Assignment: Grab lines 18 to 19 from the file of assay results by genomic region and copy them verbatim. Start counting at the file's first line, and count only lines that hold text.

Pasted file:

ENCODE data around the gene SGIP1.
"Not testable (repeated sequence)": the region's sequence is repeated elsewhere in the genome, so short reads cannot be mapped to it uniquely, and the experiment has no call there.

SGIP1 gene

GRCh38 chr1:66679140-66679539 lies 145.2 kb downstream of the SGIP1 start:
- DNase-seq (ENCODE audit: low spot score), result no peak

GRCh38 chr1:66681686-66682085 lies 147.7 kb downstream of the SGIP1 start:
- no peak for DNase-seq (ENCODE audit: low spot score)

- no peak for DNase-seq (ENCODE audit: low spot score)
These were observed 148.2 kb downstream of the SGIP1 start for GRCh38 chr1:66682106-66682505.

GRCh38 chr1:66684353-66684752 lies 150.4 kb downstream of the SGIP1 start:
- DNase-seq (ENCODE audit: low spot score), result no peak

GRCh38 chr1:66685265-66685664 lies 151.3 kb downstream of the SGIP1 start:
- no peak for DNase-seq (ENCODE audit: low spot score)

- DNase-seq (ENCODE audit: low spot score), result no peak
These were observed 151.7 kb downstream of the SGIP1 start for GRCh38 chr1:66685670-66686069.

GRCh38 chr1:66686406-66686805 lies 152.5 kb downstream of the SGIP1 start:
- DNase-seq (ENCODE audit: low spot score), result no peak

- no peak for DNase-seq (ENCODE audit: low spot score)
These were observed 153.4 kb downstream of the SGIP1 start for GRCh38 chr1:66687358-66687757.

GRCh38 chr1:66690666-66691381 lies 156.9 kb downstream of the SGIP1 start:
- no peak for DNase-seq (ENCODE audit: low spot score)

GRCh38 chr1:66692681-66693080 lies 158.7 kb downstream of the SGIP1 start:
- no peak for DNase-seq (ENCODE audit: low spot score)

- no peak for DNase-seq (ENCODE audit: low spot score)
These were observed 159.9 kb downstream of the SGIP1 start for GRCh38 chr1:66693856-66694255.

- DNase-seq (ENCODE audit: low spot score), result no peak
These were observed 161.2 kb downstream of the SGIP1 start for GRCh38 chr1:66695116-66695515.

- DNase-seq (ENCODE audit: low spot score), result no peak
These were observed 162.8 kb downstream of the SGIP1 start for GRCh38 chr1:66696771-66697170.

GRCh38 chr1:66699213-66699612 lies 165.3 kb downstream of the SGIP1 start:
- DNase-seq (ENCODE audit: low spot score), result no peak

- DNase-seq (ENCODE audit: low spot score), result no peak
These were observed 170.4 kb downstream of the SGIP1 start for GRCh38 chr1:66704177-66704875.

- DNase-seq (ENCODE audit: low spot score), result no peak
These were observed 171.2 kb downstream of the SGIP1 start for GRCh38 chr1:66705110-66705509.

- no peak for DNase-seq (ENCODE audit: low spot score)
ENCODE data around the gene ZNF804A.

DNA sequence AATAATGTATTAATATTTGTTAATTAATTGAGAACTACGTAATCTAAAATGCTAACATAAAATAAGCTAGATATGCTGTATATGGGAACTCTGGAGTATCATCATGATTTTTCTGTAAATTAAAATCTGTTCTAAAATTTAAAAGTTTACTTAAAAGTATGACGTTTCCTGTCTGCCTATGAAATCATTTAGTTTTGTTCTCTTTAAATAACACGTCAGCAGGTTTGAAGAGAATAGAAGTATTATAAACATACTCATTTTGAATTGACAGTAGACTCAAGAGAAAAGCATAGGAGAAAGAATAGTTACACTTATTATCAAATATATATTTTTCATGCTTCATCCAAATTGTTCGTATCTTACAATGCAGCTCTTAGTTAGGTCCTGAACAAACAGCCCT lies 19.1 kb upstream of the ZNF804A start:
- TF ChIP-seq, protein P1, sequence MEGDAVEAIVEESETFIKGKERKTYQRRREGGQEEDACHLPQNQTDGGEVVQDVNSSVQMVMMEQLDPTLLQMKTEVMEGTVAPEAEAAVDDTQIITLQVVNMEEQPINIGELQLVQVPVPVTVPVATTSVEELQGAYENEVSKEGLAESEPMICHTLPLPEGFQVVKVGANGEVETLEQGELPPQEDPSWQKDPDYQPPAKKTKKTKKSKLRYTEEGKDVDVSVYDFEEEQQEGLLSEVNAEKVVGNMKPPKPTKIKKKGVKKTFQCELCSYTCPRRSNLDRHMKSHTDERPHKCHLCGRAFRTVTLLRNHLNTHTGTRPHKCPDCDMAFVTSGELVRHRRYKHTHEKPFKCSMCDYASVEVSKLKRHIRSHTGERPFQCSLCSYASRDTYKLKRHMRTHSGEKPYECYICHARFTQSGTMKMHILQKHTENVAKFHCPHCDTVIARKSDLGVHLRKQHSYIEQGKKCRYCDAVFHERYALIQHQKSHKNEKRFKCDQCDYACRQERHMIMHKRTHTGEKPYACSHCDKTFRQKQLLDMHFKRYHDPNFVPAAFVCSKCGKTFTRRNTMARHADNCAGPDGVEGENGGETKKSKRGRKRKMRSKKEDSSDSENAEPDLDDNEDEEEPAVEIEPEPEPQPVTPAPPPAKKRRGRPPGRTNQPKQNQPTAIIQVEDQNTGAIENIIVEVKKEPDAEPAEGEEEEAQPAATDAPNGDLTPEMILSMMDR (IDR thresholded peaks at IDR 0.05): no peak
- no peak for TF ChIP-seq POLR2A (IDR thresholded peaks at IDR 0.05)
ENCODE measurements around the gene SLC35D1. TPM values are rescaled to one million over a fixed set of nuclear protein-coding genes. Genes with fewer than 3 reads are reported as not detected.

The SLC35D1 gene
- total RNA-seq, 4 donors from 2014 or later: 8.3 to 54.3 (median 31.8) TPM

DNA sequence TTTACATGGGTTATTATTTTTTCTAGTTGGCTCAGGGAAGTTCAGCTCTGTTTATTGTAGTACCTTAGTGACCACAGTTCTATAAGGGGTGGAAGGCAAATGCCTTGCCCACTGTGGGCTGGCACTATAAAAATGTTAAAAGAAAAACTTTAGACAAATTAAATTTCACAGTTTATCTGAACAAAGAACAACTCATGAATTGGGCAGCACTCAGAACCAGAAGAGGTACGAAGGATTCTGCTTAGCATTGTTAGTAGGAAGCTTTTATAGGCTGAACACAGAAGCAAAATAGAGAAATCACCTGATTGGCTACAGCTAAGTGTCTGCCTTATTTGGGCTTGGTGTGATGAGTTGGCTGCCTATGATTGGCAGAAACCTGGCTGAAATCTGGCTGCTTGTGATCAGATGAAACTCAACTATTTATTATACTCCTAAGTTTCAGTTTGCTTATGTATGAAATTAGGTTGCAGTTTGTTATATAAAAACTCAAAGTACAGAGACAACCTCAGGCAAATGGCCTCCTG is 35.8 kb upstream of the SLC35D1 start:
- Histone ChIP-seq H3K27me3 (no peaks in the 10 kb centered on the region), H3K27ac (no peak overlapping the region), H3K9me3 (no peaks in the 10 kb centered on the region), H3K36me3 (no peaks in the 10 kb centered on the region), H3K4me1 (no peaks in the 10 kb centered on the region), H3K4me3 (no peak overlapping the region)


- no peak for DNase-seq (ENCODE audit: low spot score)
These were observed 153.4 kb downstream of the SGIP1 start for GRCh38 chr1:66687358-66687757.